Legal Action Becomes a Reality for Big Tech
Lawmakers Take Action
In recent months lawmakers around the world have voiced concerns about Big Tech’s dominance, and have talked about taking action to curb these companies’ power. Now after months of discussion, a number of lawsuits against Big Tech are heating up.
Facebook (FB) is under scrutiny in the US surrounding its purchases of potential competitors. Meanwhile in France, Google (GOOGL) and Amazon (AMZN) are facing pushback about the way they collect user data.
Lawsuits Against Facebook in the US
The Federal Trade Commission, along with 48 attorneys general, have filed antitrust lawsuits against Facebook. The company is being accused of unfairly maintaining a monopoly by acquiring potential competitors, specifically messaging platform WhatsApp and photo sharing app Instagram. Facebook purchased Instagram and WhatsApp in 2012 and 2014, respectively.
The FTC is pushing for Facebook to divest from some of its recent acquisitions. The commission also wants Facebook to go through regulatory approval before it makes future purchases. Facebook has argued that the FTC gave the social media giant the green light when it was putting together deals to buy Instagram and WhatsApp. Facebook has warned that forcing it to break up after it has invested in its acquisitions for years will make other tech companies nervous about mergers and acquisitions. Facebook says this would significantly hamper growth and innovation in the tech industry.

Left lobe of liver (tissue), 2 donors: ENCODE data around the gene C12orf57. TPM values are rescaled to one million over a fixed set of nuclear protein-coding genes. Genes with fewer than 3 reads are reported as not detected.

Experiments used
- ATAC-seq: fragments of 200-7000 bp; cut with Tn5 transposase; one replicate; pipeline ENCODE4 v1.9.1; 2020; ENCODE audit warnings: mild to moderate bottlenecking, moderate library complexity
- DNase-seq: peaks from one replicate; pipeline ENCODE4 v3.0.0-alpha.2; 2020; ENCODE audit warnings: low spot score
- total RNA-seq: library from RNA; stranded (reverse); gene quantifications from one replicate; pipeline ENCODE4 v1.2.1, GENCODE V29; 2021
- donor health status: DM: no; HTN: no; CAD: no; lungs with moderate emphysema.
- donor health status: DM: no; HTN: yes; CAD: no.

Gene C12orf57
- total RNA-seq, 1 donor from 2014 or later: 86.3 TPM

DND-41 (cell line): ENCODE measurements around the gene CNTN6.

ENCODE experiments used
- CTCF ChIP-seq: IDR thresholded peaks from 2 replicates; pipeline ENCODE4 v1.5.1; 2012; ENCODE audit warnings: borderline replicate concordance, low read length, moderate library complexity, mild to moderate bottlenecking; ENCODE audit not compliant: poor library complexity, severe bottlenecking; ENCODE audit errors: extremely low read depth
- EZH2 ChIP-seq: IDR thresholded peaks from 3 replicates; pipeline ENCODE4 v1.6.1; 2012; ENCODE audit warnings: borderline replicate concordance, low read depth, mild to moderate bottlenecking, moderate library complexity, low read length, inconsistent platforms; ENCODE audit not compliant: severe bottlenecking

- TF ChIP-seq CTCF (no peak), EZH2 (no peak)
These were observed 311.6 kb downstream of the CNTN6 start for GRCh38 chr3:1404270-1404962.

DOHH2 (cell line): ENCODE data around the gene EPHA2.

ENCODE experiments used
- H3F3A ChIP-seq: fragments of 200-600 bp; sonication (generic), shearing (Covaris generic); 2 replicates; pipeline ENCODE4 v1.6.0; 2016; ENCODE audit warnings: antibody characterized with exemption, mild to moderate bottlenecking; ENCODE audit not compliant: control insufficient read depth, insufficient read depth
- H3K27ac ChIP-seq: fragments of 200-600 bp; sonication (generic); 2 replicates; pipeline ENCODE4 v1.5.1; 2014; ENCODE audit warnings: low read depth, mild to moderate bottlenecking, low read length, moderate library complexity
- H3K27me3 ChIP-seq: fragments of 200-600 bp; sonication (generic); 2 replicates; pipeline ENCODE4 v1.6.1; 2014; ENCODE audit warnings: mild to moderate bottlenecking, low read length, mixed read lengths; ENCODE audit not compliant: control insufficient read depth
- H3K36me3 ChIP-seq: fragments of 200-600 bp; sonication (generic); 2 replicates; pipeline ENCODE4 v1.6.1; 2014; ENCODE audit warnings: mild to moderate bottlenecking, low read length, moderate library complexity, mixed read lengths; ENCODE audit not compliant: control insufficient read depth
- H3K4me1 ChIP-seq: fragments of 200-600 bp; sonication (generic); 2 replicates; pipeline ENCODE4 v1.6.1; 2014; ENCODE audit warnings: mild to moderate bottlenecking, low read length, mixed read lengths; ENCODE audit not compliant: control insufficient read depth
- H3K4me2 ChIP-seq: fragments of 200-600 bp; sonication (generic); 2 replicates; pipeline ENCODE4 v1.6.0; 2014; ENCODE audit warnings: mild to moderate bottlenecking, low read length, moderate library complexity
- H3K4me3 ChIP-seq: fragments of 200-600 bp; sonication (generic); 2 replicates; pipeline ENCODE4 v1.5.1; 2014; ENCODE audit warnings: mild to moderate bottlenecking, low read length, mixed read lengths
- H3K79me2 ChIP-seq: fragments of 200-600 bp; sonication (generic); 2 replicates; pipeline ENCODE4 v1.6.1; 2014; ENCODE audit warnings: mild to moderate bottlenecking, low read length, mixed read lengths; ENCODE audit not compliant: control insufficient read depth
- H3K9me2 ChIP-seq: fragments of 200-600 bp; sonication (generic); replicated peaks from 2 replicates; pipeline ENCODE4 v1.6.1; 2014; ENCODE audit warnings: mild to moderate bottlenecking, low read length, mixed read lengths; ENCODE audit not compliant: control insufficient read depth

Recommended: What is a Divestiture?
Regulatory Battles for Amazon and Google in France
While Facebook deals with regulatory battles at home, fellow tech giants Amazon and Google are facing fines from the French government. France’s privacy watchdog, the CNIL, has issued over $163 million in fines to the two companies.
France has accused the two tech giants of storing advertising identifiers, called cookies, on users’ computers without their knowledge or consent. Both companies said they have changed their websites to ensure cookies are only used with users’ permission, but regulators say the companies still are not providing sufficient explanations to users. Investors will be carefully watching to see how these, and other disputes between lawmakers and tech companies, unfold.
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